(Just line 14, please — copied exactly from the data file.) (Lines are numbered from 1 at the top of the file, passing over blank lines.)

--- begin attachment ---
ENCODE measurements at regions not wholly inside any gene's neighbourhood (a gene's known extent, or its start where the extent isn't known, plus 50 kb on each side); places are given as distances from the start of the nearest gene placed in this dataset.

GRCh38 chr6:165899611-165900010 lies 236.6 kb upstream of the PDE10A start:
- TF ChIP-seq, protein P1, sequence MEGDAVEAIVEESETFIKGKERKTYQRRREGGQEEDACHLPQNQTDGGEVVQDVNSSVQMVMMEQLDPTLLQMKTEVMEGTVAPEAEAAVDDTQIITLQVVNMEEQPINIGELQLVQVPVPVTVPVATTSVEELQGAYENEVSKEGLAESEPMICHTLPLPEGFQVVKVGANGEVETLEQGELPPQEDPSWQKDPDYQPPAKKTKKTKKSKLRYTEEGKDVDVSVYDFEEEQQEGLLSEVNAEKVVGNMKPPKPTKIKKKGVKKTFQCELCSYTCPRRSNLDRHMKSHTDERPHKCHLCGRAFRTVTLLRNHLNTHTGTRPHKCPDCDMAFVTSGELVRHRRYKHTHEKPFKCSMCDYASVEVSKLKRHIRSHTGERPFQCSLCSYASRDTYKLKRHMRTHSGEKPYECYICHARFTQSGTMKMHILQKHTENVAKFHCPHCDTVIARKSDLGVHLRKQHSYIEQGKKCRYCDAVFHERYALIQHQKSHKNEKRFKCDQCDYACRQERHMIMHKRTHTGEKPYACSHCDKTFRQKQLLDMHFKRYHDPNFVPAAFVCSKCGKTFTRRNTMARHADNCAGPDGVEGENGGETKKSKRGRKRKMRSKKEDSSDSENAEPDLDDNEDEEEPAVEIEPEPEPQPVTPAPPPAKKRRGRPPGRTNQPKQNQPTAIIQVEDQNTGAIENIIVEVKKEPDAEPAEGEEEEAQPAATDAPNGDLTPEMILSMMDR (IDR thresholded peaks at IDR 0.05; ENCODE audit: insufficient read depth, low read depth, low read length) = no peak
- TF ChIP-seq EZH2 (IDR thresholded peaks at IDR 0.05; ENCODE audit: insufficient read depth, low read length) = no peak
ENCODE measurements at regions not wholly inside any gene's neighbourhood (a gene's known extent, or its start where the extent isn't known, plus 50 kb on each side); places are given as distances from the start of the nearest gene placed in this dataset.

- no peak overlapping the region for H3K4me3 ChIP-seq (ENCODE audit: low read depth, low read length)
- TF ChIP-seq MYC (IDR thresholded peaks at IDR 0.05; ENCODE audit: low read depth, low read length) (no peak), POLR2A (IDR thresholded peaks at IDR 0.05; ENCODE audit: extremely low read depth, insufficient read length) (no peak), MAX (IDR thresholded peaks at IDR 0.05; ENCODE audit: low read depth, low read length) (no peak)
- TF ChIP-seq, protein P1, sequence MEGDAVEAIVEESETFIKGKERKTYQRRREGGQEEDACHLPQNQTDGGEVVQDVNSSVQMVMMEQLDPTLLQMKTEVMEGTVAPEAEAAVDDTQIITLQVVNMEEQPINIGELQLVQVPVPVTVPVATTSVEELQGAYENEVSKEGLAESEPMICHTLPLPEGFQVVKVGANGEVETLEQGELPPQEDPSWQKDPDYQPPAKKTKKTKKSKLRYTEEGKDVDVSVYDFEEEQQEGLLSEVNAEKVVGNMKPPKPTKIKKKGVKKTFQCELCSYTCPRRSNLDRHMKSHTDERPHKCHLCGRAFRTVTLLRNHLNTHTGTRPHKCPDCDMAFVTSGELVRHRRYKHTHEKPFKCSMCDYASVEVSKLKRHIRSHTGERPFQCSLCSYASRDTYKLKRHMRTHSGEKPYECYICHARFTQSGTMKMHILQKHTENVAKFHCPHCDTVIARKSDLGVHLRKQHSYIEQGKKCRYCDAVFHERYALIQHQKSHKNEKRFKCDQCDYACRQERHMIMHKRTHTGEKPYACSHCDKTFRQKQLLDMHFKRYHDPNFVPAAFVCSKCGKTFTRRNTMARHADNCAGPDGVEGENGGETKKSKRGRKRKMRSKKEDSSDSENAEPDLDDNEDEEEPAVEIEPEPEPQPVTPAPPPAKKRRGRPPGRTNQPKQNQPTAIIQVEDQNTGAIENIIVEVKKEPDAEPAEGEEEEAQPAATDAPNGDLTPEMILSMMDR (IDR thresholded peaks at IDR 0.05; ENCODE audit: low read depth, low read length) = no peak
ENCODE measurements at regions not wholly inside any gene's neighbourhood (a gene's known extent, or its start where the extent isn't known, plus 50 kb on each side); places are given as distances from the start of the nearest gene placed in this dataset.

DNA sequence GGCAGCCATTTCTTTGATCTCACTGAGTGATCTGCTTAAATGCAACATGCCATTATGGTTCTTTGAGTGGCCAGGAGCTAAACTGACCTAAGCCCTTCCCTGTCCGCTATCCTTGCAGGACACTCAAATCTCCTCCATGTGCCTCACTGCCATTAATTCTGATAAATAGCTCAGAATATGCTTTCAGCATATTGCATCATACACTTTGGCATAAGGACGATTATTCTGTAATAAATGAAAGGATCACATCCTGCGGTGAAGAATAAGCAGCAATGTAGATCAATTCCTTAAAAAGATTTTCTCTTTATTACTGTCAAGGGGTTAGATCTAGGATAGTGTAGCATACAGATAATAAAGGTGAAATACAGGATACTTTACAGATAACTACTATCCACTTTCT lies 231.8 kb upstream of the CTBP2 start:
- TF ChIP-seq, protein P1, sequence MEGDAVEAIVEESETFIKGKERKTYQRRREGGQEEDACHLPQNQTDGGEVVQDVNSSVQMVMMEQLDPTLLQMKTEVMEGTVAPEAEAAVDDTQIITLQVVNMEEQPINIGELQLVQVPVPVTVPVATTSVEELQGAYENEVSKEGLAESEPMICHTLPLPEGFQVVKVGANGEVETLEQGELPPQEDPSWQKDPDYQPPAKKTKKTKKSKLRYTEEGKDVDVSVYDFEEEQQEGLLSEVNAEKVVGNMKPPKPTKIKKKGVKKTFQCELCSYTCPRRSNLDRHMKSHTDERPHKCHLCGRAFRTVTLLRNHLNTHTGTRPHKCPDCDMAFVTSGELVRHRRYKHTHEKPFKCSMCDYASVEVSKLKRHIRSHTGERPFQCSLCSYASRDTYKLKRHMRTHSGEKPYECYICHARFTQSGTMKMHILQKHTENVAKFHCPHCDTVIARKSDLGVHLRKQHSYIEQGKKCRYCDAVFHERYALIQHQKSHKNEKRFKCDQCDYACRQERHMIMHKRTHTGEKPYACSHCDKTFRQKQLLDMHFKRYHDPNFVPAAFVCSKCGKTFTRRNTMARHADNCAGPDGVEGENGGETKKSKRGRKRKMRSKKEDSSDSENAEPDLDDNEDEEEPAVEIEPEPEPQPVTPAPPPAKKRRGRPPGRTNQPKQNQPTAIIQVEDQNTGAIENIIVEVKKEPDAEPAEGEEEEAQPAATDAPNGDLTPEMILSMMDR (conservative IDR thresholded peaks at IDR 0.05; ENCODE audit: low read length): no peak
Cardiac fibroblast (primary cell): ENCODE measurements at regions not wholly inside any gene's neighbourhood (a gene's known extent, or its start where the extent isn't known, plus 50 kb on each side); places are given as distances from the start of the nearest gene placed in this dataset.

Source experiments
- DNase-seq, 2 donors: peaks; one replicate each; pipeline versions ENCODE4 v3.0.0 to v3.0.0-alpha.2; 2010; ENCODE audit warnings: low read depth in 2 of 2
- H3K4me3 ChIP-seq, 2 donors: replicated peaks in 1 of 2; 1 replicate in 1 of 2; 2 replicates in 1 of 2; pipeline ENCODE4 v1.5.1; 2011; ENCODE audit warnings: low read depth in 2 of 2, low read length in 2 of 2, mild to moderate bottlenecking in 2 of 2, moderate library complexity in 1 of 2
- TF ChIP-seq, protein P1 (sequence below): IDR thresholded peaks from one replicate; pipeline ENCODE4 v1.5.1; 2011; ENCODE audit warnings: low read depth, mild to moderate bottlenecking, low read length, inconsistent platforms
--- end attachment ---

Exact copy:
- DNase-seq, 2 donors: peaks; one replicate each; pipeline versions ENCODE4 v3.0.0 to v3.0.0-alpha.2; 2010; ENCODE audit warnings: low read depth in 2 of 2